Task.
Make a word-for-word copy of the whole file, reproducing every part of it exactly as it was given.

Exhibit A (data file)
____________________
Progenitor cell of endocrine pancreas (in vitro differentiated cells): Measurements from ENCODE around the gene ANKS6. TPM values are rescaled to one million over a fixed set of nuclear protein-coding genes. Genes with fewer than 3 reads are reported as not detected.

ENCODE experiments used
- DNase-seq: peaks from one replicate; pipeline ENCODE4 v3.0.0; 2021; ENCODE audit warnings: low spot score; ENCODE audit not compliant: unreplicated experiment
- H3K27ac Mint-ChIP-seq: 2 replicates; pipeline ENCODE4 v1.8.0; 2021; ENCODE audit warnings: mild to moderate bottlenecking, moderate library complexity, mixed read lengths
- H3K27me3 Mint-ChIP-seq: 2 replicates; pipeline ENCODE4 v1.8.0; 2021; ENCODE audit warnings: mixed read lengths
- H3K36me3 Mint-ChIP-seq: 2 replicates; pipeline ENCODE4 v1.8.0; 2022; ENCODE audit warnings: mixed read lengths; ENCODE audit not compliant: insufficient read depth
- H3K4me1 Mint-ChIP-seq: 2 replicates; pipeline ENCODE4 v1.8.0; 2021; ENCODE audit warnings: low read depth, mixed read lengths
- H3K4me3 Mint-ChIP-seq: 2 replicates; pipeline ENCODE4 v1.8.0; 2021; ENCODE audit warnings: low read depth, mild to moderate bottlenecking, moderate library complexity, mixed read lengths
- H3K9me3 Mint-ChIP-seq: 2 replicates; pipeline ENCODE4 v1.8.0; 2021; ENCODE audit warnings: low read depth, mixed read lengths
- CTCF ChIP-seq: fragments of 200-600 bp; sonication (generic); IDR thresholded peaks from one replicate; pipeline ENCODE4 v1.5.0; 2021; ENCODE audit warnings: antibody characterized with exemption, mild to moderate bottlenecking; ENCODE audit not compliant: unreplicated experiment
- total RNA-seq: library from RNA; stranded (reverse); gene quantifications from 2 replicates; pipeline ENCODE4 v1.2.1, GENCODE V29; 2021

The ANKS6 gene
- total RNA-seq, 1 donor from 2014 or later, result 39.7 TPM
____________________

Progenitor cell of endocrine pancreas (in vitro differentiated cells): Measurements from ENCODE around the gene ANKS6. TPM values are rescaled to one million over a fixed set of nuclear protein-coding genes. Genes with fewer than 3 reads are reported as not detected.

ENCODE experiments used
- DNase-seq: peaks from one replicate; pipeline ENCODE4 v3.0.0; 2021; ENCODE audit warnings: low spot score; ENCODE audit not compliant: unreplicated experiment
- H3K27ac Mint-ChIP-seq: 2 replicates; pipeline ENCODE4 v1.8.0; 2021; ENCODE audit warnings: mild to moderate bottlenecking, moderate library complexity, mixed read lengths
- H3K27me3 Mint-ChIP-seq: 2 replicates; pipeline ENCODE4 v1.8.0; 2021; ENCODE audit warnings: mixed read lengths
- H3K36me3 Mint-ChIP-seq: 2 replicates; pipeline ENCODE4 v1.8.0; 2022; ENCODE audit warnings: mixed read lengths; ENCODE audit not compliant: insufficient read depth
- H3K4me1 Mint-ChIP-seq: 2 replicates; pipeline ENCODE4 v1.8.0; 2021; ENCODE audit warnings: low read depth, mixed read lengths
- H3K4me3 Mint-ChIP-seq: 2 replicates; pipeline ENCODE4 v1.8.0; 2021; ENCODE audit warnings: low read depth, mild to moderate bottlenecking, moderate library complexity, mixed read lengths
- H3K9me3 Mint-ChIP-seq: 2 replicates; pipeline ENCODE4 v1.8.0; 2021; ENCODE audit warnings: low read depth, mixed read lengths
- CTCF ChIP-seq: fragments of 200-600 bp; sonication (generic); IDR thresholded peaks from one replicate; pipeline ENCODE4 v1.5.0; 2021; ENCODE audit warnings: antibody characterized with exemption, mild to moderate bottlenecking; ENCODE audit not compliant: unreplicated experiment
- total RNA-seq: library from RNA; stranded (reverse); gene quantifications from 2 replicates; pipeline ENCODE4 v1.2.1, GENCODE V29; 2021

The ANKS6 gene
- total RNA-seq, 1 donor from 2014 or later, result 39.7 TPM